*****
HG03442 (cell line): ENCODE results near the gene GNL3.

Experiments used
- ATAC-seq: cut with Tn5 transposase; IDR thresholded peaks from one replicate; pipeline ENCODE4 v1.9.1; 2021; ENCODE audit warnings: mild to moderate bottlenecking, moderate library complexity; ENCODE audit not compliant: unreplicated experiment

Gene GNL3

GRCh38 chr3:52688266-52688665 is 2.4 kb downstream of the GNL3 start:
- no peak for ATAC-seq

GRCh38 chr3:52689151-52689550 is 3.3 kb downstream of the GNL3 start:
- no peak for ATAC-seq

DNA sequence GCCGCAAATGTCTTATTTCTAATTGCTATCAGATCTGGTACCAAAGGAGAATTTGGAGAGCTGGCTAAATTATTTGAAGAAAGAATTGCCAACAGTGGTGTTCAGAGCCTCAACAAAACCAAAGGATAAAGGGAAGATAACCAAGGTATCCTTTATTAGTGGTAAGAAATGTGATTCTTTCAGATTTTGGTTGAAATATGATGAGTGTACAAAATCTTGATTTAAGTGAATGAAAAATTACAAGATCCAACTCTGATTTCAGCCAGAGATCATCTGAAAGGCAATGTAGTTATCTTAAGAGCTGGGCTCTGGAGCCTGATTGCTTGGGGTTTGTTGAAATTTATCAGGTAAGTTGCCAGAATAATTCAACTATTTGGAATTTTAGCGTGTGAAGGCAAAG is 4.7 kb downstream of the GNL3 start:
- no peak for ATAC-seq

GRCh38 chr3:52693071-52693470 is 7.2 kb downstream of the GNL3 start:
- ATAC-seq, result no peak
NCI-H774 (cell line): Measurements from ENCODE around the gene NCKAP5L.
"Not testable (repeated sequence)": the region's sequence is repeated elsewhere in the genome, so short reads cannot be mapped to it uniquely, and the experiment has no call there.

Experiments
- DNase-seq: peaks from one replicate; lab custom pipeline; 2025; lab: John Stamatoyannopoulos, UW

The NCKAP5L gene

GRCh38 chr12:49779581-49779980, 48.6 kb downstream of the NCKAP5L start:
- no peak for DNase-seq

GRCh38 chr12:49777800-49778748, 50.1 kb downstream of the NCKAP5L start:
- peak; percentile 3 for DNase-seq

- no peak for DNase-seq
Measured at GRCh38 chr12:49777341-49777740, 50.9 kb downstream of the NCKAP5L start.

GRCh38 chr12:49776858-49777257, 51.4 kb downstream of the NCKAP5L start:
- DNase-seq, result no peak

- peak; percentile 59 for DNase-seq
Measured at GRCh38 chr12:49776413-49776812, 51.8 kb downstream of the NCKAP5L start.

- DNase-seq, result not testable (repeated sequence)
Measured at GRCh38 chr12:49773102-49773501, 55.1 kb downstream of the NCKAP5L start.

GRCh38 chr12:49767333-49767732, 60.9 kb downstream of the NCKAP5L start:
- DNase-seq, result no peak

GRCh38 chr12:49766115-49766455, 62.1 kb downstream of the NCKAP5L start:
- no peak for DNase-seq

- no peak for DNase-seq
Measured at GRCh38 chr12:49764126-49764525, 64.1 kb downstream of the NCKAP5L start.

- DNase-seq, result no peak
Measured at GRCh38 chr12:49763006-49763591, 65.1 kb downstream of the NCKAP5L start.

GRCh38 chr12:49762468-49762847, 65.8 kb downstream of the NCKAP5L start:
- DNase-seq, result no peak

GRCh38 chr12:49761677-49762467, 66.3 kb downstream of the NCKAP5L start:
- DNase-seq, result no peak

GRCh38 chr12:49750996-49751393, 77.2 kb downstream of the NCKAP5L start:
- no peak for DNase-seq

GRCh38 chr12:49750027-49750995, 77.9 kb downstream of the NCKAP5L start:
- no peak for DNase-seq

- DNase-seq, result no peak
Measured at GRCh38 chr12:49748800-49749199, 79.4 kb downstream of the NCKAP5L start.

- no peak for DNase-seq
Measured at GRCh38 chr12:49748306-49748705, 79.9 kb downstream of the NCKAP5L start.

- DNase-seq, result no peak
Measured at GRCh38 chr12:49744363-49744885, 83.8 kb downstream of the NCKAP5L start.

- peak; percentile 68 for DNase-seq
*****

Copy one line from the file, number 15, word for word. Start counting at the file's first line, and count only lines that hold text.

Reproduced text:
Experiments